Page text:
Missing the WGC Match Play
Spring is usually a frantic, fun time of the year in Austin, Texas.
South by Southwest is an enormous music, film and technology festival that welcomes more than 150,000 attendees to central Texas annually. It’s a cultural and economic juggernaut that envelops the entire city for multiple weeks, for better or worse.
As few years ago, that titanic event on the city’s schedule met a new neighbor: the WGC Dell Technologies Match Play, held at Austin Country Club. And last year, the event got shifted into overdrive when Tiger Woods announced he would be playing there for the first time.
Woods was just a few months removed from his victory at the 2018 Tour Championship. It would be Tiger’s first competitive golf in the state of Texas in 14 years – his previous appearance was at the 2005 Byron Nelson. Funny enough, that was the week his record streak of 142 straight PGA Tour starts without a missed cut came to an end.
And if that wasn’t enough, Woods won his group in pool play, advanced to the weekend, and drew a blockbuster matchup with Rory McIlroy in the round of 16. It was the first time that the two had ever met in match play. Tiger knocked off the four-time major champion that Saturday morning before losing to Lucas Bjerregaard in the quarterfinals.
A year later, Austin (where my wife and I live) is eerily silent as the world collectively fights COVID-19. For the moment, all we have as sports fans is an anguish-salad of void, uncertainty and wistful nostalgia. Hopefully soon we are back to worrying and debating about our favorite teams and athletes instead of the more serious matters of the moment.
In the meantime, that wistful nostalgia will have to do.
TIGER’S WGC-MATCH PLAY DOMINANCE
Woods’ WGC dominance is other-worldly – his 18 career victories in World Golf Championships is twelve more than anyone else in the history of the series. Assuming the next WGC contested is the FedEx Invitational in July, DJ (second on the wins list) would need to win every World Golf Championship event through the 2023 Match Play just to tie Tiger.
A look at some of Woods’ notable records in WGC-Match Play:
– 13 straight matches won from 2003 to 2005, the longest streak in tournament history. During that stretch, only two of those matches reached the 18th hole.
– 26 career matches won where play did not reach the 18th hole, most all-time. 12 of those matches did not even reach the 16th hole before Woods clinched victory.
– A .750 match win percentage, the second-highest career total of any player in the event. Only Geoff Ogilvy – who went 20-5-0 in his WGC-Match Play career has a better percentage (.800).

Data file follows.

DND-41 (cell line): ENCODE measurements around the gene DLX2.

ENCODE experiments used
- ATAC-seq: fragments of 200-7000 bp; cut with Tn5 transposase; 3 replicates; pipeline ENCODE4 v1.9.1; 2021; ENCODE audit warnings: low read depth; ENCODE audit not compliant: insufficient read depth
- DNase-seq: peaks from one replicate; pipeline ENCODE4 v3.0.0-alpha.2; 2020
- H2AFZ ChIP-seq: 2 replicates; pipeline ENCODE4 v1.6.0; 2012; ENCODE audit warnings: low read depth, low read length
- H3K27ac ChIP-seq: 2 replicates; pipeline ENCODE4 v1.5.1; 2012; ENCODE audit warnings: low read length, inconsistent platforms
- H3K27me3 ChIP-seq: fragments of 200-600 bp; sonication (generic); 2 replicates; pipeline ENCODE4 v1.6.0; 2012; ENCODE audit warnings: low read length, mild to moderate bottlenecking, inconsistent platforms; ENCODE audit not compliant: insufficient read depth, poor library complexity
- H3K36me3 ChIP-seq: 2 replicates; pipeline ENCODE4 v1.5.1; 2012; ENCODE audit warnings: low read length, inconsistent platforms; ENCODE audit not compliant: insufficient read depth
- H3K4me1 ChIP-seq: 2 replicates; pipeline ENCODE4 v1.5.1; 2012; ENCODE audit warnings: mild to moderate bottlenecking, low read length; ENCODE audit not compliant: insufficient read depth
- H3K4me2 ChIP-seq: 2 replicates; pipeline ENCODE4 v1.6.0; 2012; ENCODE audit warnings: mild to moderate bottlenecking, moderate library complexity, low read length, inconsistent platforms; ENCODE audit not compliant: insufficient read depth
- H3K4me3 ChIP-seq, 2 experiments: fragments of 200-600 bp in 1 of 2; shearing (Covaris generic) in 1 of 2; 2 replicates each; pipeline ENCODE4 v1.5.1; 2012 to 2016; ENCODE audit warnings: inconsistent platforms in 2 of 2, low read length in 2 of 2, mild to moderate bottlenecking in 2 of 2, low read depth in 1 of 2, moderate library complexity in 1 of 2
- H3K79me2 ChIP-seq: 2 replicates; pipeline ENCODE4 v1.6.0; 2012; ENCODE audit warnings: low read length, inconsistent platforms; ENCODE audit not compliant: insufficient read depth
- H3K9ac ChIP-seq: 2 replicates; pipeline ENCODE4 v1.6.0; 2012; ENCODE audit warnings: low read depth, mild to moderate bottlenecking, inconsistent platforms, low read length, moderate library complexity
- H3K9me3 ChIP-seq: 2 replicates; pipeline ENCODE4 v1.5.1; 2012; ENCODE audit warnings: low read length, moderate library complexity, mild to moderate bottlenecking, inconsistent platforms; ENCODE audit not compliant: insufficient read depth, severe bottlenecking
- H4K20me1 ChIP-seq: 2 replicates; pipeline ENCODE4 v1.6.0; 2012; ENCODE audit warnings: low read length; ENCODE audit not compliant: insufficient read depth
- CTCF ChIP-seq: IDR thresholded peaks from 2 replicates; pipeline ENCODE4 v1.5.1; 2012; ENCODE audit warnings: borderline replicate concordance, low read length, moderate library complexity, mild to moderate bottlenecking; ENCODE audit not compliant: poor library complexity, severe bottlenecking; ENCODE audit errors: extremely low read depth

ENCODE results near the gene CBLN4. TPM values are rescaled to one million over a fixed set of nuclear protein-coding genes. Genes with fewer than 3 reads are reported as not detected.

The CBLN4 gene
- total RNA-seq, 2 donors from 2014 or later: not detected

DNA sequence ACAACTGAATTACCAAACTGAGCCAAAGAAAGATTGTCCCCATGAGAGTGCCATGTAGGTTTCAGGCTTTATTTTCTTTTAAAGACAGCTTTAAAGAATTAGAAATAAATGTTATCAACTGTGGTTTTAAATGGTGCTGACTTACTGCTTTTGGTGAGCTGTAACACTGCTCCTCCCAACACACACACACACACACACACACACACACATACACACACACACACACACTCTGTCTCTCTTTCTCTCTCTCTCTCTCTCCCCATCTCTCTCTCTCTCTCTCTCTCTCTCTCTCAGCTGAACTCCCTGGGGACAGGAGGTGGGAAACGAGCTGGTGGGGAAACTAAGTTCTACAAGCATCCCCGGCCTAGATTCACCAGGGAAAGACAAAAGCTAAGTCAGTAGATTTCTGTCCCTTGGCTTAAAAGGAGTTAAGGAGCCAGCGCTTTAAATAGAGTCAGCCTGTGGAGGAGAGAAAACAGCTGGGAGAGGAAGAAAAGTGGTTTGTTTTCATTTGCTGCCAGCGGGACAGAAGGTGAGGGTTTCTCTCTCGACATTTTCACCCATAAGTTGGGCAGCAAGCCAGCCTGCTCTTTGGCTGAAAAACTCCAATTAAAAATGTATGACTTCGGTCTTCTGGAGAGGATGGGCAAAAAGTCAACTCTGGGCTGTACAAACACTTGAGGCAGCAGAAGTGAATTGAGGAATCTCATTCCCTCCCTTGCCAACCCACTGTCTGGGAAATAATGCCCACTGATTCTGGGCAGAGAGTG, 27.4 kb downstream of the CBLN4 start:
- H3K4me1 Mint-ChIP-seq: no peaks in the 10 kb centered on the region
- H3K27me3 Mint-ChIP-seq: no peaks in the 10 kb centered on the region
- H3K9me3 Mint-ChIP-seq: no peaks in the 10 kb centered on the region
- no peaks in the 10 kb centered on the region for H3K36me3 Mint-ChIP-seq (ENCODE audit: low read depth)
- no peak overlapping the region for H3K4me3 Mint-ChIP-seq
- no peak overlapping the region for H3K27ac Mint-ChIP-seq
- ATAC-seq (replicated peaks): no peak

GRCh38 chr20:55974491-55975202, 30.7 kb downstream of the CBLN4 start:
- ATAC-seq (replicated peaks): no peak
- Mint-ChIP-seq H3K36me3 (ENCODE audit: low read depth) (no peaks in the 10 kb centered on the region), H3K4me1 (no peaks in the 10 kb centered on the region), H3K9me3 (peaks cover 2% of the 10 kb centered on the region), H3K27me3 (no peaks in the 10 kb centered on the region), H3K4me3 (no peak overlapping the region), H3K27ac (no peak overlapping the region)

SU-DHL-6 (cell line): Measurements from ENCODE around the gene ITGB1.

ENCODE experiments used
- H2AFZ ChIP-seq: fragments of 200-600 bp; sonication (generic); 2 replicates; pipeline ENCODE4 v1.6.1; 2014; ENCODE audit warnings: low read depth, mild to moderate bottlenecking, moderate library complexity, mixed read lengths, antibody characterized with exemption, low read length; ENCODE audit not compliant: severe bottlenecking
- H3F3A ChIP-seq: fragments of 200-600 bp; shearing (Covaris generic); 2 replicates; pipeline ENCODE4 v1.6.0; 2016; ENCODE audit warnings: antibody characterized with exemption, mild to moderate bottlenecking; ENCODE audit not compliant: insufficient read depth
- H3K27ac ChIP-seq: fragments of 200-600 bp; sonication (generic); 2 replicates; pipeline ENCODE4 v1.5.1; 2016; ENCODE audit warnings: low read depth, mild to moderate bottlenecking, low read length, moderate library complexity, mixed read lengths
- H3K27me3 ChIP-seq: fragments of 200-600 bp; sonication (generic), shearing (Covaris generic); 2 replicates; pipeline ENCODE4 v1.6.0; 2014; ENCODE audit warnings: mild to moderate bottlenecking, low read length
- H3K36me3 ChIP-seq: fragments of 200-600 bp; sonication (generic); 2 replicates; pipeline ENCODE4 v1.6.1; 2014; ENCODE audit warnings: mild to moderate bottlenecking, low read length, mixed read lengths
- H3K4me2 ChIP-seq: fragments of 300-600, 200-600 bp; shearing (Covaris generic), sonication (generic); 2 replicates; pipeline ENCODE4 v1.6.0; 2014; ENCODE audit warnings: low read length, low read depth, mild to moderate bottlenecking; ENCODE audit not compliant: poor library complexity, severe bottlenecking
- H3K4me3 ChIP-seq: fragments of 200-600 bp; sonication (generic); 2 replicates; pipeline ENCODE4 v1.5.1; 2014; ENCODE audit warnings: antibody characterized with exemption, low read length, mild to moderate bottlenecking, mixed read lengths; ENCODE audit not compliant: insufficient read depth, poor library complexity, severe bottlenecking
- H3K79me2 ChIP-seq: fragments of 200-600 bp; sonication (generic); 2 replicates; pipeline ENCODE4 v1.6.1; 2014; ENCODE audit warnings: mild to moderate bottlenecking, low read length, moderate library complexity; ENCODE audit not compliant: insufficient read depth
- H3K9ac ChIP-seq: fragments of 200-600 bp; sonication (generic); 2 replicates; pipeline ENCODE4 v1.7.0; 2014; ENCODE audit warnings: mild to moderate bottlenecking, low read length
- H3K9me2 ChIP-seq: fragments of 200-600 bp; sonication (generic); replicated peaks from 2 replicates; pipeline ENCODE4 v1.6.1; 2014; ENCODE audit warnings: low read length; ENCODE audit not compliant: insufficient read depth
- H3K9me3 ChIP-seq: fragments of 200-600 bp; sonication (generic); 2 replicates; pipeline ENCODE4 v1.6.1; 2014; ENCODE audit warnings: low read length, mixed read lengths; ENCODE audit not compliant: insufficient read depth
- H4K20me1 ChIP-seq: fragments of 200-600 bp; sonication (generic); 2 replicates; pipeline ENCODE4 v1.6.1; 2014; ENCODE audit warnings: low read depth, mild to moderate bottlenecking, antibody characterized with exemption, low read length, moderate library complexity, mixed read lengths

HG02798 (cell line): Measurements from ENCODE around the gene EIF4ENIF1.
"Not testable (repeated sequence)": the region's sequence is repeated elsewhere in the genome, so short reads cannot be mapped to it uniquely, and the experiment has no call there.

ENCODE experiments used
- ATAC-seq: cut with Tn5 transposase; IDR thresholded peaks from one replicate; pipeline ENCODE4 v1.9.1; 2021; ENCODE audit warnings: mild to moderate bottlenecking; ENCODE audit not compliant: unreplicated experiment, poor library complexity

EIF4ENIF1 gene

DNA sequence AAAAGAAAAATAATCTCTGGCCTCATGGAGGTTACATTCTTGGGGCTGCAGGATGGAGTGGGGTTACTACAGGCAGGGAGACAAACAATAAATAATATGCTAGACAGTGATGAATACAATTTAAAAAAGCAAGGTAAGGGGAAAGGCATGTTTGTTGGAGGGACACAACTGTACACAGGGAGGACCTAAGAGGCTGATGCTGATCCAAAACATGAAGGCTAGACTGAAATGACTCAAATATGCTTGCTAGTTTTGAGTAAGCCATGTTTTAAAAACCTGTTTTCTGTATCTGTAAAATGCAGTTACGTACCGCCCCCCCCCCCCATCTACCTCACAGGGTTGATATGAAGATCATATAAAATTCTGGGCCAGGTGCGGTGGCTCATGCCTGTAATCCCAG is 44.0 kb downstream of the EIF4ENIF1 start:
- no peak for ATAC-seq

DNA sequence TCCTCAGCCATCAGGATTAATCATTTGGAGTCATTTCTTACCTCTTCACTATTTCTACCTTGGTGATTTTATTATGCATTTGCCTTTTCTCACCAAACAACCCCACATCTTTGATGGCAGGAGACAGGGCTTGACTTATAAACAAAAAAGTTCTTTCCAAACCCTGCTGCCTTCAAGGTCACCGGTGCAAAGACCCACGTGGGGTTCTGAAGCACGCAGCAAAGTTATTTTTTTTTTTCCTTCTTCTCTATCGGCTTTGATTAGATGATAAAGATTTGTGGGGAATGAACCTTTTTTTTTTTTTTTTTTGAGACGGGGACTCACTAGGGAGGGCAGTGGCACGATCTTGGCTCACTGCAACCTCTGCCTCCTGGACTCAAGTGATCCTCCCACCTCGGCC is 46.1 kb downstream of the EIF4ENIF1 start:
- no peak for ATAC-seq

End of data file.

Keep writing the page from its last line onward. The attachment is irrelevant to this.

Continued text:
Tiger is the only player to successfully defend a World Golf Championship title. He has done it on eight different occasions. Woods has been practicing social distancing in the record books for a generation.
His true mark in history when it comes to match play, though, is from his days as an amateur. Woods won USGA amateur titles in six consecutive years – the U.S. Junior Amateur in 1991, 1992 and 1993, and the U.S. Amateur in 1994, 1995 and 1996. That means Woods capped his USGA match play career with a streak of 36 straight matches won, a feat that will likely never be replicated again.
KEVIN KISNER, MATCH PLAY MACHINE
In 2019, Kevin Kisner rebounded from a finals loss to Bubba Watson to win the whole thing at this event. He was the first player to reach the finals of WGC Match Play in consecutive years since Hunter Mahan did it in 2012 and 2013.
Since the 2017 Presidents Cup, Kisner has played 18 matches across PGA Tour-run match play events. He has only lost two of them (overall record of 13 wins, 2 losses and 3 halved matches).
NOTABLE ANNIVERSARIES IN GOLF
– On March 25, 2012, Tiger Woods won the Arnold Palmer Invitational, his first official win since the off-course scandal of late 2009. It became the second course in which Tiger had won a record seven PGA Tour events, joining Torrey Pines.
– On March 26, 2000, Hal Sutton held off Woods to become the fourth player to win multiple Players Championship titles. Sutton delivered not only a memorable Sunday performance, but one of the best in-round sound bites in golf history, “Be the right club today… yes!”
– That same day, Karrie Webb completed one of the most dominant performances in major championship history, winning the Nabisco Championship (now known as the ANA Inspiration) by ten strokes. It was the largest margin of victory in a women’s major in eight years and remains the biggest winning margin in that tournament’s history.
– March 27 will mark the anniversary of the final round of the only Masters Tournament to be completed in a month other than April. The inaugural event, then called the Augusta National Invitation Tournament, was won by phenom Horton Smith. Smith would also win it two years later.
– On March 27, 2005, Annika Sorenstam won her third straight LPGA start and eighth career major championship, taking the Kraft Nabisco by eight strokes. That year, Annika would win her eighth player of the year award, breaking Kathy Whitworth’s LPGA record.
– On that date in 1994, Greg Norman lit up TPC Sawgrass with a final score of 24-under-par. That record still stands to this day – the second-best winning score ever in the event is 19-under by Jack Nicklaus in 1976, when the tournament was held at Inverrary.
– On March 28, 1982, Tom Watson won the Sea Pines Heritage (now RBC Heritage) for the second time, his 30th career PGA Tour victory overall. Watson would go on to win the U.S. Open and Open Championship later that season.